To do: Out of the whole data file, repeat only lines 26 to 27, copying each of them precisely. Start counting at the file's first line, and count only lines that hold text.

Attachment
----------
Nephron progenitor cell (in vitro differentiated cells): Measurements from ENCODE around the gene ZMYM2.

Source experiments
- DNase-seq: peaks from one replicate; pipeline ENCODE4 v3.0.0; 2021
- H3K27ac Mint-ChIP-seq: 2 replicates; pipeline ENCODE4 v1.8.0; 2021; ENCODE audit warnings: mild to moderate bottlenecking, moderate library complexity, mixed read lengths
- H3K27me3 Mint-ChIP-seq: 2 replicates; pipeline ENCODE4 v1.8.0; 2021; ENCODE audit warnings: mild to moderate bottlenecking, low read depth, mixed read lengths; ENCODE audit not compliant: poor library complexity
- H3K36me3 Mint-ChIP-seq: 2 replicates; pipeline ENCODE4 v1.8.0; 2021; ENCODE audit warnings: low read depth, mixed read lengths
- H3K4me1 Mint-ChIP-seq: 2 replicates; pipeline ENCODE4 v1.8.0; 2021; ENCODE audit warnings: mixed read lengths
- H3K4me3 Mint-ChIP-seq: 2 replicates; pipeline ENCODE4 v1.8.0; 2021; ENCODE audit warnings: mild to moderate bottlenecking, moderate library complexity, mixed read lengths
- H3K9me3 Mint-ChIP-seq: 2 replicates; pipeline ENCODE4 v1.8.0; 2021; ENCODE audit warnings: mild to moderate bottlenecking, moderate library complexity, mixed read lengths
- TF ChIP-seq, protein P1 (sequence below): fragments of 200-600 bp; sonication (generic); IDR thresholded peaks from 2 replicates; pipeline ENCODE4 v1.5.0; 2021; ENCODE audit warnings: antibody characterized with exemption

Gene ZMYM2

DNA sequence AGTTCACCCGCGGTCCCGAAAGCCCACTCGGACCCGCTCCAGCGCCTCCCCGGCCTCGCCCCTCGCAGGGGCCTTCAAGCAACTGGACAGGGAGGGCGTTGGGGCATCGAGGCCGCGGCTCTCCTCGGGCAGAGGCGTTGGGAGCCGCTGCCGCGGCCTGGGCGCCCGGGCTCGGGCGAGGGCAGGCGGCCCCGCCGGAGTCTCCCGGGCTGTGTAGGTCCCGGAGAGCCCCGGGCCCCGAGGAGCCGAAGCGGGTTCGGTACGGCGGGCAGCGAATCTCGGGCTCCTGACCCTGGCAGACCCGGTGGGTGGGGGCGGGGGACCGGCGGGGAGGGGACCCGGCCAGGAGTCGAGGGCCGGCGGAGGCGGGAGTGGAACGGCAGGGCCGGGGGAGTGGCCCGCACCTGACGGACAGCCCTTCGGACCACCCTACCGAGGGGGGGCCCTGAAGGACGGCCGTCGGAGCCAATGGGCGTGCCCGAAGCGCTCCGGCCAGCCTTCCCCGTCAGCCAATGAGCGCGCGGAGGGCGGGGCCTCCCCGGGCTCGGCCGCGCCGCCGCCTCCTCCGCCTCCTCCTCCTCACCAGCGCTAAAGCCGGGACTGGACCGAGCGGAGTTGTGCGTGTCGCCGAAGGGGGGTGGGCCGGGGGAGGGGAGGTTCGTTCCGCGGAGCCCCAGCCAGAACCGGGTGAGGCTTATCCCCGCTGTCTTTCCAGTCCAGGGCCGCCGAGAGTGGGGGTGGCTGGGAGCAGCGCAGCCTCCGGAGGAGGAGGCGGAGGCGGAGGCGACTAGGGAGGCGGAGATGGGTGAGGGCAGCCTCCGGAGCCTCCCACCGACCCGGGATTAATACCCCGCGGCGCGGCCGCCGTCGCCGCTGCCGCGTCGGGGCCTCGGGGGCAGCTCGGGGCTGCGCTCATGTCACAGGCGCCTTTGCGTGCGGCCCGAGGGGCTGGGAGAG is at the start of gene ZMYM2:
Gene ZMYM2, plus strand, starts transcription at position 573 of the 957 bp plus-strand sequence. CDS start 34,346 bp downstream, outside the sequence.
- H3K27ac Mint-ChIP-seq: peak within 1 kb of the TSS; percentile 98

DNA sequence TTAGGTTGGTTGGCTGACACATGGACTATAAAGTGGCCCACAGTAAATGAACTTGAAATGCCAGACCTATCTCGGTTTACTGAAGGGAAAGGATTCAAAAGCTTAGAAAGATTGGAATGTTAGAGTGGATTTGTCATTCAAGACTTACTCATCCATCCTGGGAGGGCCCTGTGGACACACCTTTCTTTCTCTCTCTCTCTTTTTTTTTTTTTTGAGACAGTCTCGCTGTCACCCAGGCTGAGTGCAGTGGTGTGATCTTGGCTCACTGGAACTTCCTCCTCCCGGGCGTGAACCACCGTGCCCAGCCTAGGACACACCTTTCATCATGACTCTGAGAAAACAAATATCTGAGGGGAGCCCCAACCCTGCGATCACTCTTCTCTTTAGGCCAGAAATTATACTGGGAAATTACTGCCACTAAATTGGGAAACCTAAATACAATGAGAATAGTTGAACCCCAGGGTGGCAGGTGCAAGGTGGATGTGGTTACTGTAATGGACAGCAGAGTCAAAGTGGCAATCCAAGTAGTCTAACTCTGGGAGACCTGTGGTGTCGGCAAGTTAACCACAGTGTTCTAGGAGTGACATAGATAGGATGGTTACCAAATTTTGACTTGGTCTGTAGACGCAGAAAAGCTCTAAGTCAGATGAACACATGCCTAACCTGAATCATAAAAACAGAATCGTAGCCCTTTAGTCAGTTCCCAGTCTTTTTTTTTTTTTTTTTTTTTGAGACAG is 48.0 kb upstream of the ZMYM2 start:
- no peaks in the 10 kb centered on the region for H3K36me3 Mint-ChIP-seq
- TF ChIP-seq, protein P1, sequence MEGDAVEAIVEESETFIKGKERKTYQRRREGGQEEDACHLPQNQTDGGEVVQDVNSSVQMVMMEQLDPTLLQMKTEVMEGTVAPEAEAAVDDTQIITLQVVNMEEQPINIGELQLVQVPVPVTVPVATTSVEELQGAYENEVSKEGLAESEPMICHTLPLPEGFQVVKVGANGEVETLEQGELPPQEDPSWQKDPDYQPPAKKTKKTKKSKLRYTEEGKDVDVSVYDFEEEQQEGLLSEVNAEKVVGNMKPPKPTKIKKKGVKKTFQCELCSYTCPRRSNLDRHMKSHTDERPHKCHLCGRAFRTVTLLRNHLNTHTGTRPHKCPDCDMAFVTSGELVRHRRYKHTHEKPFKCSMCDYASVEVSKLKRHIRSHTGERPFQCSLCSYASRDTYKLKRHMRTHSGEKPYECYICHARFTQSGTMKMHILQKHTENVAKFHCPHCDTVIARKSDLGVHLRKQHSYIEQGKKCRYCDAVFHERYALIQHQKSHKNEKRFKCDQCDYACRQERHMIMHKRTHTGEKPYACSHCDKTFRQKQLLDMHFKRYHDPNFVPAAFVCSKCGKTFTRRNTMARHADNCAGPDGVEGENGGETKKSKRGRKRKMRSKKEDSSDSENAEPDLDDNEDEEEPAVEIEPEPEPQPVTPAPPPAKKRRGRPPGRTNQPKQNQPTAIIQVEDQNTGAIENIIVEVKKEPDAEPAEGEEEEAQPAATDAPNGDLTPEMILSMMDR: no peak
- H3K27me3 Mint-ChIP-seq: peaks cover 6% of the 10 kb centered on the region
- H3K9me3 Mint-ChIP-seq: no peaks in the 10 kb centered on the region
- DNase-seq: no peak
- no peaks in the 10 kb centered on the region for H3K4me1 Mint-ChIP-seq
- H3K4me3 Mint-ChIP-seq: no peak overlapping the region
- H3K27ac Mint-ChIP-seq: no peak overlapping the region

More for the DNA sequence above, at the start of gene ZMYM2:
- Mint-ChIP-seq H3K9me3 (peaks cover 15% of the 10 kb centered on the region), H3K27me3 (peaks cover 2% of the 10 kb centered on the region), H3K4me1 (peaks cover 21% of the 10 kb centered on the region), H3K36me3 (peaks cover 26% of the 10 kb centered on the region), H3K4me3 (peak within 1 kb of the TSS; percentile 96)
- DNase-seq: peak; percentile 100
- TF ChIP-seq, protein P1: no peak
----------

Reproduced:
- DNase-seq: peak; percentile 100
- TF ChIP-seq, protein P1: no peak